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[*] posted on 24-2-2005 at 14:38


I going to make my own heating applications after these 2 wonderfull examples of what experimentialism can accomplish.

In place of spending alot of hard earned cash on an expensive power regulator, I made my own. Capable of regulating 16 Amperes (3.5 KW on 240 V), it will suffice for most things.

It can be made with under 10€ electronic parts.


Schematic:




First tests with it seem very promising.
A RBF heating mantle will be my first project :D




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[*] posted on 1-3-2005 at 10:49


An action shot of the above construction:



Notice the old cpu cooler the BT139 triac is mounted on.

The setup is mounted on a simple piece of wood now, but this is only to show the simplicity and size of the cirquit.




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[*] posted on 1-3-2005 at 19:20


And the BR100 and BT139 thyristors (??) are some we can buy from any electronics supply?

Just to point out, www.conrad.de sells power regulators for cheap too. But I like the idea of making one yourself. Nonetheless, I think the ultimate quest of making your own electrical furnace is that of ensuring proper insulation, proper heat-wire selection, and proper design. Not to put you down at all - please understand that priorities in this forum lie within the chemistry, material chemistry, and so on; rather than electrics and electronics, or electrotechnics.

Please post though where you get those thyristors from (just searched Conrad, but couldnt find them). It's definitley cheaper than buying a full-scale power regulator altogether.




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[*] posted on 2-3-2005 at 14:35


Any electronics shop should have these components.
I got mine from a Velleman shop.

Most components are dirt cheap (a few cents), only the printboard, variable resistor and BT139 triac where a bit more expensive.
About €3 for the print, €2 for the varistor and €2 for the triac. The rest of the part cost is less then €1.

The complexity for the scheme is low enough to be feasable to make for amateurs in the electronic science, and can (as you see) make a big difference in price.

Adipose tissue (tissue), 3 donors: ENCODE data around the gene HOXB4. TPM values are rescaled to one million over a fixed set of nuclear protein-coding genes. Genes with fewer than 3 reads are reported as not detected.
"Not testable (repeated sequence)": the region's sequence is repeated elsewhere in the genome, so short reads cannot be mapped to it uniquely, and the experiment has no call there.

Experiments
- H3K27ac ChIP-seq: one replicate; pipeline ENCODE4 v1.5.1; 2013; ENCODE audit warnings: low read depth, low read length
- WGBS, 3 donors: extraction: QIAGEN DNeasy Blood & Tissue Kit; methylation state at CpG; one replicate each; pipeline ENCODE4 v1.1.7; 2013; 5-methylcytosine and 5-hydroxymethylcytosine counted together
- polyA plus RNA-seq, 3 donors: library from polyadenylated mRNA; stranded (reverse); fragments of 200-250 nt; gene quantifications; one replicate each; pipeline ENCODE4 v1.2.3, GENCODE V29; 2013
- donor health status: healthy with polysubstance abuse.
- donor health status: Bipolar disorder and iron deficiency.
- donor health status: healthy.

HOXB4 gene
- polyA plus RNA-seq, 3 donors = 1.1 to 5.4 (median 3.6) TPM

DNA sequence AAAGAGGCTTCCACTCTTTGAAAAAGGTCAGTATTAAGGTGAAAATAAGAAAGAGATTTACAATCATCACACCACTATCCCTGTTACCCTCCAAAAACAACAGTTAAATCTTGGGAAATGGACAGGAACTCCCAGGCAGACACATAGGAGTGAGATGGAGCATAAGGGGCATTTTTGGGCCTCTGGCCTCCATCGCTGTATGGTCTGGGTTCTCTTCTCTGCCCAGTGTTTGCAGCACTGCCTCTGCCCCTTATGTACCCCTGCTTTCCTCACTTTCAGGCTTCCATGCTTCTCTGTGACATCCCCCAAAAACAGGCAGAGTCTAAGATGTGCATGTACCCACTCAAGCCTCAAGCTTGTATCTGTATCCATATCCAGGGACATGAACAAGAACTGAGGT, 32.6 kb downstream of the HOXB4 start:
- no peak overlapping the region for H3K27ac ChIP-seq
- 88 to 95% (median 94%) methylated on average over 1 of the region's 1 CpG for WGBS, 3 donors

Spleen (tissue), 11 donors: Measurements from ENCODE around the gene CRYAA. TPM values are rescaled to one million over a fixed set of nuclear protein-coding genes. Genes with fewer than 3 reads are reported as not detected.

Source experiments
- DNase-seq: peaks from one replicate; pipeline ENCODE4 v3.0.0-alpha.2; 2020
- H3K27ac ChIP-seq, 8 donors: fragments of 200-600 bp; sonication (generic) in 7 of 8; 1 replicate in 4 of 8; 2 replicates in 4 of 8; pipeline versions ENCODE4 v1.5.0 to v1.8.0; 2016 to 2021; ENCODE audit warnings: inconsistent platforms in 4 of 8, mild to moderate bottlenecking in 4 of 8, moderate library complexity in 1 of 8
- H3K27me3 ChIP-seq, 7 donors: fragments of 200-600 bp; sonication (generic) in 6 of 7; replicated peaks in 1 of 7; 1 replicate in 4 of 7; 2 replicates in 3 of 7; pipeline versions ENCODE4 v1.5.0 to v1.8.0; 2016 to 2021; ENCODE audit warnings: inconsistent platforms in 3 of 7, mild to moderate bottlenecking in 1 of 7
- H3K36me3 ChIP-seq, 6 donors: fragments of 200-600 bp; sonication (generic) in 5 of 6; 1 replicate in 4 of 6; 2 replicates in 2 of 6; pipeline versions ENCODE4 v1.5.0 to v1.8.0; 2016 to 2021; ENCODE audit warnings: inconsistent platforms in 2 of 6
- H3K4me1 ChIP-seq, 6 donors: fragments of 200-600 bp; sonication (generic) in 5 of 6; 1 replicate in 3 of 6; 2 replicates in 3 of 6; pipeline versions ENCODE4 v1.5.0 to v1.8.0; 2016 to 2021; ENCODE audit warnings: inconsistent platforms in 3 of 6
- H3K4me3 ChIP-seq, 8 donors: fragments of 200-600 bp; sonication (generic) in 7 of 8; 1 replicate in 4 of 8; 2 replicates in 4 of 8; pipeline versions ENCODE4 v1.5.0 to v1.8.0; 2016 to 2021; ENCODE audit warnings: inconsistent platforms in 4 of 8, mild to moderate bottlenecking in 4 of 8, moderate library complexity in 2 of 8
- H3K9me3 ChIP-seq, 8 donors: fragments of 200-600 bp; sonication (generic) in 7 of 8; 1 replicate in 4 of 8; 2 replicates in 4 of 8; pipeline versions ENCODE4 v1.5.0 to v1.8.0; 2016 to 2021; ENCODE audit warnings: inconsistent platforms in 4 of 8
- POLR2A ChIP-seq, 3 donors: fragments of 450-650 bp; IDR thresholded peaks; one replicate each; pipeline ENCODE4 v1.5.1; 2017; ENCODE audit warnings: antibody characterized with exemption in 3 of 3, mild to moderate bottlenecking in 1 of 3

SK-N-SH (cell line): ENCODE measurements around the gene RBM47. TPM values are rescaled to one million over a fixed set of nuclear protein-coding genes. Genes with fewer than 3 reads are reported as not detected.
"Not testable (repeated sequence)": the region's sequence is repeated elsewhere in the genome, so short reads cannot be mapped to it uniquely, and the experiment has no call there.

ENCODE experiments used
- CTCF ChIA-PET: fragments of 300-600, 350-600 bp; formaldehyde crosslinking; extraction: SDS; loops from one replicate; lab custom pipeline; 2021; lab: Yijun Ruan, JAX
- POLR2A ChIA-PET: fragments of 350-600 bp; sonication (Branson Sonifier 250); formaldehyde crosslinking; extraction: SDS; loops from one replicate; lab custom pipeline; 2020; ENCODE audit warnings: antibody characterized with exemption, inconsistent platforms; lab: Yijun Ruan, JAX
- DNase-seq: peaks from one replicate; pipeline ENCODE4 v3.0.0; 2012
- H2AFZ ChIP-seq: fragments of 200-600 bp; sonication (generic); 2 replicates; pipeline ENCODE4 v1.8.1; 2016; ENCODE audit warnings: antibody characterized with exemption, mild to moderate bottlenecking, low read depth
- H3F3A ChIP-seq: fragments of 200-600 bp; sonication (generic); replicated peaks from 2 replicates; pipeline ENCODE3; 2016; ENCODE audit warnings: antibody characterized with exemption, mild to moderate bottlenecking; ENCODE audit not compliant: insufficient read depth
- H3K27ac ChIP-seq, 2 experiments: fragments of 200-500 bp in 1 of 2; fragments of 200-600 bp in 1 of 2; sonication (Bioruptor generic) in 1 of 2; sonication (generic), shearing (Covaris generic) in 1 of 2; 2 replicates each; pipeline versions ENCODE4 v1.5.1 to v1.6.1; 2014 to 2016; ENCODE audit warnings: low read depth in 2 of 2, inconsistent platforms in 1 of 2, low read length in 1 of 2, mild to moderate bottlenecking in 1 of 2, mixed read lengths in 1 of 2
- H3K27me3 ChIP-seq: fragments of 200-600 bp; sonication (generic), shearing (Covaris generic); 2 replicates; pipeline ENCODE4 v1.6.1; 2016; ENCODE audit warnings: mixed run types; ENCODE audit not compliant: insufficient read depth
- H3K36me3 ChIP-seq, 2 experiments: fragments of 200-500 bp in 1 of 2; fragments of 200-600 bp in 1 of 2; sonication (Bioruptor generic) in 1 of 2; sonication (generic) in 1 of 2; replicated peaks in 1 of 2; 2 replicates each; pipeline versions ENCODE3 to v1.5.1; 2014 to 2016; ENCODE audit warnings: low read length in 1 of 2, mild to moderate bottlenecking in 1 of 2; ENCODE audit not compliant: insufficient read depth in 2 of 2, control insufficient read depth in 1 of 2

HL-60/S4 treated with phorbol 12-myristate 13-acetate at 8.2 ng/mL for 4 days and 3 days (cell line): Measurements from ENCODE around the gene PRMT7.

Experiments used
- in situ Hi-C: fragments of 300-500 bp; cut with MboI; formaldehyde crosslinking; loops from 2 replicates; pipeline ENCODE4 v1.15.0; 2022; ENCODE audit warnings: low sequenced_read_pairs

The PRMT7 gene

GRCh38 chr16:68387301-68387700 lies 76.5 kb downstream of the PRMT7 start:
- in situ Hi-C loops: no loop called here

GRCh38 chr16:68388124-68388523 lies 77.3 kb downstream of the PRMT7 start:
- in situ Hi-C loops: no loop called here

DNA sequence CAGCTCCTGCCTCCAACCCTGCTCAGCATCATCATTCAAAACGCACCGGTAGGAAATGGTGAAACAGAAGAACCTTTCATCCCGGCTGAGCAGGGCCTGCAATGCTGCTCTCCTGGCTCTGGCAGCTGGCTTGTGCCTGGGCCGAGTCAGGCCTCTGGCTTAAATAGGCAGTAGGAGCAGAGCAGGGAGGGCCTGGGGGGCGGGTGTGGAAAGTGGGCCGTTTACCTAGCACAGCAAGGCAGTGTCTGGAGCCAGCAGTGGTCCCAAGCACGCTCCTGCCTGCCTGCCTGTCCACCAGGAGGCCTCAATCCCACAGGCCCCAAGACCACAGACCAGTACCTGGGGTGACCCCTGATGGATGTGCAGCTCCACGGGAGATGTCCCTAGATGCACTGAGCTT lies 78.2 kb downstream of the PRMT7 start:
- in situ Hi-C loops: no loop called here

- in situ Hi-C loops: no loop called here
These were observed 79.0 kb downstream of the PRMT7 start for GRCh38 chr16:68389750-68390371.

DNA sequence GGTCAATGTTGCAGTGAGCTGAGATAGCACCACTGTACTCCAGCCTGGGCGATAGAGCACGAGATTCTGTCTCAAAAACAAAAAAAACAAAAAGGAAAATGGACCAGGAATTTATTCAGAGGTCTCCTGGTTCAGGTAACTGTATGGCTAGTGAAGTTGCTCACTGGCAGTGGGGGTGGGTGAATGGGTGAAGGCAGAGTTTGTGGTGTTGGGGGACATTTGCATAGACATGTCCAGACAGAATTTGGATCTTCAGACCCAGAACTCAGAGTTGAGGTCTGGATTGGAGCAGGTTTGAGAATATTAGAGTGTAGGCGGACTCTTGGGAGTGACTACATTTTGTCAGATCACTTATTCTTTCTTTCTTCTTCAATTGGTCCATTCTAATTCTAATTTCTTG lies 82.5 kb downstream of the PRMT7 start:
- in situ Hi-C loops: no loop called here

Money that could be better spent on some quality glassware :)




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[*] posted on 5-3-2005 at 04:37
Conrad has them too:


Clicky: conrad site BT139

Though they are more expensive then the shop I went to ...

Datasheets can be found on Datasheetarchive.

[Edited on 5-3-2005 by BrAiNFeVeR]




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[*] posted on 30-11-2005 at 19:59


I have been thinking of building a small furnace recently. I got this (to state what it says on the case) "variable transformer" that weighs around 15 lbs out of my university junkheap. It is rated for an input of 120V and an output of 0-140V at 7.5 A. It has an 8A fuse built in. I tested it on a lamp and it works to dim it(just checking to make sure it is still operable). Will this work as a power regulator for a small furnace?

If it does then by v=IR, R=V/I=140V/7.5A (am I using the right amperage here? the rated one of the supply and not what the electrical 120V line is rated for?) R=18.6666666ohms needed in the coil.
Assuming 0.5410mm kanthal D wire resistance is 5.8936 ohms per meter, then I need 3.17m of wire.

Of course I could use much less wire if I wanted a very small "furnace" for the heating of a small crucible, and just never turn the power relulator to full, right? Just never exceed a maximum voltage on the regulator based on calculations from the length of the wire?




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[*] posted on 30-11-2005 at 20:36


Your calculation and assumptions seem right to me, although I have never built a furnace. The max power would be 7.5 x 140 = 1050w. Does that agree with the nameplate max wattage?

I believe for most wires resistance goes up with temperature so a cold wire should draw the most amps & power.




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[*] posted on 30-11-2005 at 21:34


The variable autotransformer is also called a variactor, and they were very popular before solid state controllers, and switching power supplies became cheap and popular. The weak link in the variactor is the limit on how many watts you can pull out of it, and the sliding contact may get hot, burned or otherwise screwed up, especially under heavy loads; like furnace heating elements. Keep your nose near the unit and if it starts to smell hot, turn it off. The solid state stuff is really better for this. If you use a variable auto transformer, don't use it near it's upper power limit. I have a 5KW unit as big as a car wheel, and someone had toasted the sliding contacts before I got it!